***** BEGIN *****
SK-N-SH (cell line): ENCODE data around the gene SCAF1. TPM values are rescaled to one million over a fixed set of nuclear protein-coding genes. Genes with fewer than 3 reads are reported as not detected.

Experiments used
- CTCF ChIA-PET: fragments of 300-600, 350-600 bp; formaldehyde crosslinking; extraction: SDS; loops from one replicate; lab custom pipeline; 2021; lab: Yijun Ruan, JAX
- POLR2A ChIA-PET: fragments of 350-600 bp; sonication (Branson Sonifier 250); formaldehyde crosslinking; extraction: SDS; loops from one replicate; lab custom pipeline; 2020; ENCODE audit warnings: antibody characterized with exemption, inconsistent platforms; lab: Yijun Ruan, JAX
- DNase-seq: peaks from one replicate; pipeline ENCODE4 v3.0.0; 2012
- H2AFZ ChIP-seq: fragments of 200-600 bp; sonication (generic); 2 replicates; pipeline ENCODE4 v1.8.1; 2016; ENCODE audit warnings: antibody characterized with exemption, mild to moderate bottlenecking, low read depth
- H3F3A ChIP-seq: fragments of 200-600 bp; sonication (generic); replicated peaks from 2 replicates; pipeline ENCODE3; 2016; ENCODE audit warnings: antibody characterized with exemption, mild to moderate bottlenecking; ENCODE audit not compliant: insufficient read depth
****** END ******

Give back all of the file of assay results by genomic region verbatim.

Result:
SK-N-SH (cell line): ENCODE data around the gene SCAF1. TPM values are rescaled to one million over a fixed set of nuclear protein-coding genes. Genes with fewer than 3 reads are reported as not detected.

Experiments used
- CTCF ChIA-PET: fragments of 300-600, 350-600 bp; formaldehyde crosslinking; extraction: SDS; loops from one replicate; lab custom pipeline; 2021; lab: Yijun Ruan, JAX
- POLR2A ChIA-PET: fragments of 350-600 bp; sonication (Branson Sonifier 250); formaldehyde crosslinking; extraction: SDS; loops from one replicate; lab custom pipeline; 2020; ENCODE audit warnings: antibody characterized with exemption, inconsistent platforms; lab: Yijun Ruan, JAX
- DNase-seq: peaks from one replicate; pipeline ENCODE4 v3.0.0; 2012
- H2AFZ ChIP-seq: fragments of 200-600 bp; sonication (generic); 2 replicates; pipeline ENCODE4 v1.8.1; 2016; ENCODE audit warnings: antibody characterized with exemption, mild to moderate bottlenecking, low read depth
- H3F3A ChIP-seq: fragments of 200-600 bp; sonication (generic); replicated peaks from 2 replicates; pipeline ENCODE3; 2016; ENCODE audit warnings: antibody characterized with exemption, mild to moderate bottlenecking; ENCODE audit not compliant: insufficient read depth